A seismologist by analyzing seismic waves that bombarded Earth’s core, believes he got a look at the earliest roots of Earth’s most cataclysmic kind of volcanic eruption. But don’t worry! He says it won’t happen for perhaps 200 million years. Image © Michael S. Thorne, University of Utah
This map shows Earth’s surface superimposed on a depiction of what a new University of Utah study indicates is happening 1,800 miles deep at the boundary between Earth’s warm, rocky mantle and its liquid outer core.
Seismologist Michael Thorne from University of Utah, said:
“What we may be detecting is the start of one of these large eruptive events that – if it ever happens – could cause very massive destruction on Earth.
This is the type of mechanism that may generate massive plume eruptions, but on the timescale of 100 million to 200 million years from now. So don’t cancel your cruises.”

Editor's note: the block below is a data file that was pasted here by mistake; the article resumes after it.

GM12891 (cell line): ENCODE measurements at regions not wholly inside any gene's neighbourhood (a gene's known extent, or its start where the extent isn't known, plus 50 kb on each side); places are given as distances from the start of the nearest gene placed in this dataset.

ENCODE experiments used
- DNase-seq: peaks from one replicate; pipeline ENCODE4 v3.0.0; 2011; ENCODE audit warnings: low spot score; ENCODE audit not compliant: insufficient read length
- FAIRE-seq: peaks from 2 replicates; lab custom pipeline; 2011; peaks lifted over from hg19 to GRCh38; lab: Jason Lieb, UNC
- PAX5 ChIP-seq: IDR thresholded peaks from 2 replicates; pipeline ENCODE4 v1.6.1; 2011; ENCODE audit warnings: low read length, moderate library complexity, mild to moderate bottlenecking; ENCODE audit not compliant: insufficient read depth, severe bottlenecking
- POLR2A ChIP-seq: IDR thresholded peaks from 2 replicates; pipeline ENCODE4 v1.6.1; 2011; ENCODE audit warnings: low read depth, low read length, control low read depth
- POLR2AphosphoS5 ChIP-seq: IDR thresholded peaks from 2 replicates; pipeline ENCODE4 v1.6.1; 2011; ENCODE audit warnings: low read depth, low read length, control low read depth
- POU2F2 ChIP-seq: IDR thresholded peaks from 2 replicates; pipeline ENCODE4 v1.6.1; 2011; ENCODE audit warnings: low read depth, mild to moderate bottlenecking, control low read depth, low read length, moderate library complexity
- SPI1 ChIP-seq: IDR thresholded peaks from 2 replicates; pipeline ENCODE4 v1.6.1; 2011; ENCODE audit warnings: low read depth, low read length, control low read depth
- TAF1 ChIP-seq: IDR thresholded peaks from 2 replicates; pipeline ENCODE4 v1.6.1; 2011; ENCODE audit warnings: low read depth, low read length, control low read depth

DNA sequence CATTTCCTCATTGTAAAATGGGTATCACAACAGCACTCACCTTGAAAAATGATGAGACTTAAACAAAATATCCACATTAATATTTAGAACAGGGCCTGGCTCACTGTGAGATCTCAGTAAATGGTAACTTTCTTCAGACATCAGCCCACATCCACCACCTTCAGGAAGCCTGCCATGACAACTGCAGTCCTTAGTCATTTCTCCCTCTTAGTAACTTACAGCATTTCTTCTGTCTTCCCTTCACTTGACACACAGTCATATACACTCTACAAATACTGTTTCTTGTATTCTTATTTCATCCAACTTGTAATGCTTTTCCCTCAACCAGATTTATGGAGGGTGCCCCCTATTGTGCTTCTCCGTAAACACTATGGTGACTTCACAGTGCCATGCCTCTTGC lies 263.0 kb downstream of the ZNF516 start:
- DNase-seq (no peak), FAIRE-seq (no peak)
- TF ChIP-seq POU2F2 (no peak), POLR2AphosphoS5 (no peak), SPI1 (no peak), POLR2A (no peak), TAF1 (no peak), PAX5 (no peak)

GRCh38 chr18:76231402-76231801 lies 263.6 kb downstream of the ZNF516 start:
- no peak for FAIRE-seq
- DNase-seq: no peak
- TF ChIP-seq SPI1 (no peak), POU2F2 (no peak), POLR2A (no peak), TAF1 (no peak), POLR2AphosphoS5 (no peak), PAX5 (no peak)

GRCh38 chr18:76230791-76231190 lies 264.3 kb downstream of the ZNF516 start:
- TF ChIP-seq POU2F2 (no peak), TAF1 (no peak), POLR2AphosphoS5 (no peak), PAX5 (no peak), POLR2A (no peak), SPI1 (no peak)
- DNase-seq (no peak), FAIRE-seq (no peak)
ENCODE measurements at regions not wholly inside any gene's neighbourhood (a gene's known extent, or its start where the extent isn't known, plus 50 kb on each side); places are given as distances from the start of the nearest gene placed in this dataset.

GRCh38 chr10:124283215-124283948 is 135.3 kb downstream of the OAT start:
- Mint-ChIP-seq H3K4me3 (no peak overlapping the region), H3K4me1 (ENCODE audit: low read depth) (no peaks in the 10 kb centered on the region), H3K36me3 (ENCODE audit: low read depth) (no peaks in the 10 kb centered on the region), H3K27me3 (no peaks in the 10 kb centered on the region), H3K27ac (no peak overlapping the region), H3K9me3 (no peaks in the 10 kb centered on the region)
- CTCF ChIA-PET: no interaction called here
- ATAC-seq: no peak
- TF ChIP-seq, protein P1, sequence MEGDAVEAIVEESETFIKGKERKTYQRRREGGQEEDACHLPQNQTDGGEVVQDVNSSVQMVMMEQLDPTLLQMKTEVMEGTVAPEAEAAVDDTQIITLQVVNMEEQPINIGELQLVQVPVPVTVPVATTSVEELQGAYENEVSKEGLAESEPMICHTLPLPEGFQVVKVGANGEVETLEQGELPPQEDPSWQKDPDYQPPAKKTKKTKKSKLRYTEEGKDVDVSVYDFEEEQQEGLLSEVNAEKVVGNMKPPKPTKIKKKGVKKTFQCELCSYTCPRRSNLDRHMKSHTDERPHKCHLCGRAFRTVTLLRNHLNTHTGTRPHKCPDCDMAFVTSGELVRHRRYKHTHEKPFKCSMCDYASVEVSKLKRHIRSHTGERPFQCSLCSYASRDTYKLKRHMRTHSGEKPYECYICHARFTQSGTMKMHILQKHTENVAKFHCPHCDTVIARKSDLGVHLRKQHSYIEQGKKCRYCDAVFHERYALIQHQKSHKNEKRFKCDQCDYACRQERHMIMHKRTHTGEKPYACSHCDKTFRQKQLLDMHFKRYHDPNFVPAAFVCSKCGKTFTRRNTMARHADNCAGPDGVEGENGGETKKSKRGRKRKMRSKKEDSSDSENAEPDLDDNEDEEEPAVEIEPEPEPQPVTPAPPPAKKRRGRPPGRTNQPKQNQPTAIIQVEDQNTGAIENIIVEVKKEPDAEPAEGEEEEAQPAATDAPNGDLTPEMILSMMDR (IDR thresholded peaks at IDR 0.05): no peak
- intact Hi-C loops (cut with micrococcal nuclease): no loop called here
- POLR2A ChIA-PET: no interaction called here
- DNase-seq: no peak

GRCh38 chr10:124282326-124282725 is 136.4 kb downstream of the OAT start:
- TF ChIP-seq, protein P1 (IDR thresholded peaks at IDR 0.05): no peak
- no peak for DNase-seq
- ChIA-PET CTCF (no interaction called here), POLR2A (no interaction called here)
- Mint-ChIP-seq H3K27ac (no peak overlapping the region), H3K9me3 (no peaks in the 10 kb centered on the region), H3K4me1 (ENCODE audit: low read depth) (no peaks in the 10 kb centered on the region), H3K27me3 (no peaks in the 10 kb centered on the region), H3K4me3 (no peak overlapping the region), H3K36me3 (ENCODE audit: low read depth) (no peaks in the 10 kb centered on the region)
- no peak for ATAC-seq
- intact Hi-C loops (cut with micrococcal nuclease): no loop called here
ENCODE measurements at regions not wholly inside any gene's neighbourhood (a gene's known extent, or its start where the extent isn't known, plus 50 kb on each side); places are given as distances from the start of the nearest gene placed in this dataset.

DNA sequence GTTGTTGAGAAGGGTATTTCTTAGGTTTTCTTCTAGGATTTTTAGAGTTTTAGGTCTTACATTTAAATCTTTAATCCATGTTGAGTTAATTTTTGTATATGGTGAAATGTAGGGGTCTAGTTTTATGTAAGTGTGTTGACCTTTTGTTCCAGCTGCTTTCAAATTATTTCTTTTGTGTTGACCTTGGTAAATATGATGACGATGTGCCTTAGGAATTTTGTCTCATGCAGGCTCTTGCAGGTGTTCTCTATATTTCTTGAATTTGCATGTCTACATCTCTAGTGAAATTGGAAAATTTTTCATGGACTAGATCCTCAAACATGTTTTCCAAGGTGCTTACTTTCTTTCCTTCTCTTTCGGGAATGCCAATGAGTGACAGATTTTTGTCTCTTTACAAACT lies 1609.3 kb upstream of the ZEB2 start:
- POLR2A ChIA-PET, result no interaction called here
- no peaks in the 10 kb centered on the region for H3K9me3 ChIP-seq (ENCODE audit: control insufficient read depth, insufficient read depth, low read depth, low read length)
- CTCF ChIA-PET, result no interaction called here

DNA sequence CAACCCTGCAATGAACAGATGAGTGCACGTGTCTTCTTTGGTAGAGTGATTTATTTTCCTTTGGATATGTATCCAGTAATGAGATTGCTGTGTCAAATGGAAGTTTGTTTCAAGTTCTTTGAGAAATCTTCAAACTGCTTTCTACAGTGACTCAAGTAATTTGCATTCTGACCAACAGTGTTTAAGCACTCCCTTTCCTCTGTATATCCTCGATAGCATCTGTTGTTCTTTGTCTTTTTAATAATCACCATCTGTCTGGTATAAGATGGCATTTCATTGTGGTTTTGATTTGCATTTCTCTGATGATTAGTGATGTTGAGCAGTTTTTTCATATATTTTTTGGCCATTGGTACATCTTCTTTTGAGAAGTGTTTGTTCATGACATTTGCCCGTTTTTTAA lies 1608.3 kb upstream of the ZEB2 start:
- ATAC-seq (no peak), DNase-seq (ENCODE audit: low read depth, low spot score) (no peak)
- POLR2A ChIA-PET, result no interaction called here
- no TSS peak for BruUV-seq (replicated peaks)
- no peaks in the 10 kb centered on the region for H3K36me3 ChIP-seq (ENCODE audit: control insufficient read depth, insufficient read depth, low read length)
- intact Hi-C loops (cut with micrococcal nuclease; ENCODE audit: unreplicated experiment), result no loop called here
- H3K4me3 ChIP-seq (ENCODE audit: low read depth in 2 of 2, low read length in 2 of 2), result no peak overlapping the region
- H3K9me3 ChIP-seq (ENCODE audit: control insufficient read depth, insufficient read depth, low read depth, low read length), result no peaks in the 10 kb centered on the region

“These very large, massive eruptions may be tied to some extinction events,” Thorne says. The Ontong eruptions have been blamed for oxygen loss in the oceans and a mass die-off of sea life.
The new study, set for publication this week in the journal Earth and Planetary Science Letters, indicates that two or more continent-sized “piles” of rock are colliding as they move at the bottom of Earth’s thick mantle and atop the thicker core some 1,800 miles beneath the Pacific.
read more University of Utah